ERIC'S TIPS FOR
Proofreading and HTML Checking
- Look at your pages before you release them to the
public. That seems to be a no-brainer, but you can find examples
where people obviously haven't looked at the HTML output. For
example, links run on forever, the result of an
accidentally omitted closing </a>. You can easily spot omissions
if you take the time to go over your pages when you are finished
- Beta test your pages before a large-scale announcement.
Consider posting to a local Web-related newsgroup before you
send your announcement to
comp.infosystems.www.announce and so forth. Also, subject-specific
mailing lists are a good way of seeing how well your content and design
hold up when examined by subject matter experts.
- Feed your pages through an HTML checker. Just because
it displays correctly doesn't mean that you have clean source. Most
browsers are very forgiving when it comes to missing end tags or quotation
Automated checkers are good for finding
the most nitpicky problems in your HTML which could have adverse
effects on some browsers.
- Test your pages on several browsers. Use as many
Web browsers on as many platforms as you can and see if there are any
glaring formatting problems. For instance, a page that displays
perfectly on Netscape may be completely unreadable on a text browser. Even
among the same product family there may be glitches (like between Netscape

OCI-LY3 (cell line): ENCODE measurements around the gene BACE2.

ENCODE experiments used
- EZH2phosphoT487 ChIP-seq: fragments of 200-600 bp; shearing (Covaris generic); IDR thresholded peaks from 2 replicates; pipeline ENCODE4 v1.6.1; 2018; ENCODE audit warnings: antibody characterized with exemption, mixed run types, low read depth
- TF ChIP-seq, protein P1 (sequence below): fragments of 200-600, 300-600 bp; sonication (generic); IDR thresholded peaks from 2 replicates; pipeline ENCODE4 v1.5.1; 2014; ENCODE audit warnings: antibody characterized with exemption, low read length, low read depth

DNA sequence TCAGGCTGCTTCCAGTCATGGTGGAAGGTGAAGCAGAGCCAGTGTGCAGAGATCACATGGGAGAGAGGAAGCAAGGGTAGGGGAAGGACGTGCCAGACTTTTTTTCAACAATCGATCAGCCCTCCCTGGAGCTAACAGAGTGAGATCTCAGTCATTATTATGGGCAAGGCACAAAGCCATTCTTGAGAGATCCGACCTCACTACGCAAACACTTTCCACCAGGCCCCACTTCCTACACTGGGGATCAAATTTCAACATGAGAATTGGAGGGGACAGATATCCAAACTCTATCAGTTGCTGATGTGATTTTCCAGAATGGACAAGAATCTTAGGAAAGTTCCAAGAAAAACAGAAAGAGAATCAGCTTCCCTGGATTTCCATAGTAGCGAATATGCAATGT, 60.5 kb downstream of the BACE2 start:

for X and Netscape for Macintosh). You should strive to have readable and
attractive output on as many different browsers as possible.
I try to proof my pages on the following browsers:
(X-Windows, Windows 3.1, Macintosh),
Mosaic (X-Windows, Windows 3.1, Macintosh),
IBM WebExplorer (OS/2),
Arena (X-Windows), and
- Periodically check your links for accuracy.
Webmasters are notorious for moving their pages, often to new servers.
Try to visit all of the links on your page at least twice a month to
make sure they are current. Or use a link-checker, like
Checker (runs on a variety of Unix machines), which automatically
processes your HTML files and checks the links for validity.
- Run your pages through a spelling and grammar checker.
Credit for this tip goes to Robert Whitsitt, who pointed out several
grammatical errors in these pages. Using your browser, save your pages
in text-only format (to get rid of the HTML tags), then load them into your
word processor for checking.
You can also feed your documents through
Dictionary, an online WWW-to-ispell gateway. Thanks to Jack Decker
for letting me know about this helpful page!
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